It's 2050 and you want to pass the farm down to your grandchildren. In an ideal world, what does that farm look like?
That's the question Dan Weary and Nina von Keyserlingk, both professors in the Animal Welfare Program at the University of British Columbia, posed to 31 participants during seven focus group sessions held during the 2109 Pig Welfare Symposium.
Practices common on farms across North America are increasingly subject to criticism by consumers, citizens and other stakeholders. While closing the barn doors erodes trust, one-way educational efforts are also likely to fail. Sustained two-way engagement can help, however, Weary and von Keyserlingk say the industry first needs to articulate core values and develop a corresponding vision.
The exercise was framed around three questions.
- What characteristics would you consider to be "must haves" in order for your grandchildren to want to take over the farm?
- Are there farm characteristics common today that you think would make farming less attractive for your grandchildren?
- What do we need to do to achieve your vision for this future farm?
Popular answers for the "must have" characteristics were more technology and on-farm training, an enriched environment, improved care worker programs and better facilities.
To Question 2, answers ranged from the facility design and air quality to untrained staff and not enough regulation to keep "bad actors out."
For the last question — what do we need to do to achieve this vision for the future farm — answers were that it needs to be industry led and research driven. There needs to be openness to change and improved stakeholder connections. Education needs to happen among the public, farmers and the industry, and there needs to be more engagement between the consumer and the industry. Finally, there needs to be an industry consensus of values.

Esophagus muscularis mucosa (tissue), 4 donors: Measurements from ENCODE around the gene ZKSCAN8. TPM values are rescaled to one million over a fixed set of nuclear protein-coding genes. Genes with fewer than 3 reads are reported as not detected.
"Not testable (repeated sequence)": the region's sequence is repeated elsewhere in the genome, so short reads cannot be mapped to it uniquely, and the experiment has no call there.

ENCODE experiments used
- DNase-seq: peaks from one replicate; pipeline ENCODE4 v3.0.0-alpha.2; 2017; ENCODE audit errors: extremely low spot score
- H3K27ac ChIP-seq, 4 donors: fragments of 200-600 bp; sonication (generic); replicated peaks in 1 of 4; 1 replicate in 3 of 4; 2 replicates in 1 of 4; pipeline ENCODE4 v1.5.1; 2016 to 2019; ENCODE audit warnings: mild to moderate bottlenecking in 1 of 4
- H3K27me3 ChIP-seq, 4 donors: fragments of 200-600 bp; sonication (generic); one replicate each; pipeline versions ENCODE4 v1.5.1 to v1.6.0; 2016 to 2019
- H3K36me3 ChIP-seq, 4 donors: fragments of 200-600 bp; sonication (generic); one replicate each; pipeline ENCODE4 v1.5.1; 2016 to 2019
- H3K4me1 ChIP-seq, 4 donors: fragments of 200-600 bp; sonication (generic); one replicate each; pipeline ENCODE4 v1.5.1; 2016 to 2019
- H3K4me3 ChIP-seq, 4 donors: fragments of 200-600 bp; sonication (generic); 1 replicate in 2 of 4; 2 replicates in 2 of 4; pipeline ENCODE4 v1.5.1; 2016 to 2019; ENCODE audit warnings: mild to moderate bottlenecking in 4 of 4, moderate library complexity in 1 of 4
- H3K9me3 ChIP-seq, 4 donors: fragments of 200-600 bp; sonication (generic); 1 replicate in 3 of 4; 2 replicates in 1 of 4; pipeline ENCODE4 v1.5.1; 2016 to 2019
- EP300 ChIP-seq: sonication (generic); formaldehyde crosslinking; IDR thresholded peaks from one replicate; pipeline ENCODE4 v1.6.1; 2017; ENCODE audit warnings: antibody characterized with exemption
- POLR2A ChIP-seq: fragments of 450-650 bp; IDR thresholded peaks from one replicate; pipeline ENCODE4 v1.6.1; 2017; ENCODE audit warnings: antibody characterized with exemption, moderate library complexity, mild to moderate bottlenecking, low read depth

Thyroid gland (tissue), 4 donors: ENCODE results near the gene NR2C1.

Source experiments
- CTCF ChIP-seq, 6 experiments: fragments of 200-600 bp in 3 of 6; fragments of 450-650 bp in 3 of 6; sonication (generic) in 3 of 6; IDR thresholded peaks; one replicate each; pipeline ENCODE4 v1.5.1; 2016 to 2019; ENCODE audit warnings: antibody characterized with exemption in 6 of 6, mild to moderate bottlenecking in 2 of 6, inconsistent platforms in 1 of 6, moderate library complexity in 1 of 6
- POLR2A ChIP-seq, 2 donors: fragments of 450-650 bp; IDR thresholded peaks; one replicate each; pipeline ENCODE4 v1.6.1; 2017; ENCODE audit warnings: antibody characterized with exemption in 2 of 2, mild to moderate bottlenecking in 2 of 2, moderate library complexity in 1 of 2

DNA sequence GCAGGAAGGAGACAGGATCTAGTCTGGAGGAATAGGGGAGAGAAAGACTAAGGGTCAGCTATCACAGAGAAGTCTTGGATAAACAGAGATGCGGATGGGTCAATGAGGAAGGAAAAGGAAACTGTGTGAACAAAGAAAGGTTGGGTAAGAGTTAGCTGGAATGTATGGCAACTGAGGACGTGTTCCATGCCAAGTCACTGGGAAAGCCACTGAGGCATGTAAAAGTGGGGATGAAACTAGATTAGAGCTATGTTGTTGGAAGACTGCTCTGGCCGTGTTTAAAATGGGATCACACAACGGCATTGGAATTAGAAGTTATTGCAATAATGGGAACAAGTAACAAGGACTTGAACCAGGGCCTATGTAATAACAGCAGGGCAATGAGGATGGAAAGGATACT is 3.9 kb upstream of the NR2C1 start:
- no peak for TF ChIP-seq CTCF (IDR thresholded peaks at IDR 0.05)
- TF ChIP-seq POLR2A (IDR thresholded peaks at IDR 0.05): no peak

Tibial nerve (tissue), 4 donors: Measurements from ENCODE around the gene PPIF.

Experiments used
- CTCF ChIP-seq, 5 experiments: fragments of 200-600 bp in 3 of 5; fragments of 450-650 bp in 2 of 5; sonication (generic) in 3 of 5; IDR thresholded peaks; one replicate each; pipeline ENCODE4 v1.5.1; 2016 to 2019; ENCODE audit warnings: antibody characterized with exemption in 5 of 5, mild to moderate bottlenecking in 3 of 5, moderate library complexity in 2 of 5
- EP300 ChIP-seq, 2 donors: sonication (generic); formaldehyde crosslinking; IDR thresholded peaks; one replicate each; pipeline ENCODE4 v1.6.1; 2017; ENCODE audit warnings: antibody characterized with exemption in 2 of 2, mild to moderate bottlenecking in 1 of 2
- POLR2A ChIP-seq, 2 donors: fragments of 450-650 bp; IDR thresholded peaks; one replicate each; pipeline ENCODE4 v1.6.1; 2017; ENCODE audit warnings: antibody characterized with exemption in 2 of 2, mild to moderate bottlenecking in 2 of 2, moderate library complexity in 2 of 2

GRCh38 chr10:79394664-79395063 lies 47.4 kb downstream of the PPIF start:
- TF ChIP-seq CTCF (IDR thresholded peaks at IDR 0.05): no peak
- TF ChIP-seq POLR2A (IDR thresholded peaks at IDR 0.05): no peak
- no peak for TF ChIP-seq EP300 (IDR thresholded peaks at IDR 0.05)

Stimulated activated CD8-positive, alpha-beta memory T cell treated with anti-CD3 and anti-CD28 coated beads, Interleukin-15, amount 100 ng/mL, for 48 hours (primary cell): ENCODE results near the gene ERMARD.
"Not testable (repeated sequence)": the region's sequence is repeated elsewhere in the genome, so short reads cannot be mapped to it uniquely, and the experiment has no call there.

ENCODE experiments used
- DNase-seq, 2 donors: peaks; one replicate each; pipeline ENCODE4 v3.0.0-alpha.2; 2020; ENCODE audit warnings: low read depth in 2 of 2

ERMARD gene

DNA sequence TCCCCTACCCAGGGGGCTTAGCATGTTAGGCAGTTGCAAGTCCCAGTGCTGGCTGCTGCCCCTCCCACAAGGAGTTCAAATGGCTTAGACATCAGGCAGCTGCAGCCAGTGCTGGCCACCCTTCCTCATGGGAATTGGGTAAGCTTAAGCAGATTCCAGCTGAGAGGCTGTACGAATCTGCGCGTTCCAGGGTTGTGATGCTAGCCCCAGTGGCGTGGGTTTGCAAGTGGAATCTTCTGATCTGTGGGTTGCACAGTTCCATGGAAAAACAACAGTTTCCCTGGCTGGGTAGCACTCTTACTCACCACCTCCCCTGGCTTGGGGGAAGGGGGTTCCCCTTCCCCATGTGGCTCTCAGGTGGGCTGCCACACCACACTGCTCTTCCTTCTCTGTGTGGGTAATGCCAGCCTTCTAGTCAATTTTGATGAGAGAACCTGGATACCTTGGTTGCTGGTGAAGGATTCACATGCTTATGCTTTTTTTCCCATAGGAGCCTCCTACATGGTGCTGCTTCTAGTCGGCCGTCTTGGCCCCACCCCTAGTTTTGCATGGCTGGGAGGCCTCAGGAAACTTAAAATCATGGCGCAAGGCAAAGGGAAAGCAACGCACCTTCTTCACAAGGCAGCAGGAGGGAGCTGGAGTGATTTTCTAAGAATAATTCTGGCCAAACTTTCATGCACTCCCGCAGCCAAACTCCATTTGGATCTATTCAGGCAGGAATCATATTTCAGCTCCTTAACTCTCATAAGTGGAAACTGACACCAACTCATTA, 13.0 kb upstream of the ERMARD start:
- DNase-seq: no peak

While none of the answers were very surprising to the professors, von Keyserlingk says it was a great statement that many of the answers revolved around the efforts being industry led.
"I think as an industry, you all need to be part of this conversation because otherwise somebody else is going to control the narrative. You need to come together and identify your core values and develop a corresponding vision. What is your vision of the ideal pig farm in the future and how are you going to get there?" von Keyserlingk says. "What is likely not going to work when someone criticizes you is to simply try to educate them or say, 'I'm sorry, but you just don't understand my business.'"
Weary says these types of conversations may be uncomfortable for producers but need to happen if they are going to pass that ideal farm over in 2050.
"If the swine industry really wants to develop that narrative of who you are, then we need to get over the shyness of talking about what our core values are, and instead begin the conversations that seek consensus on these core values and then implement industry practices consistent what we believe in," Weary says.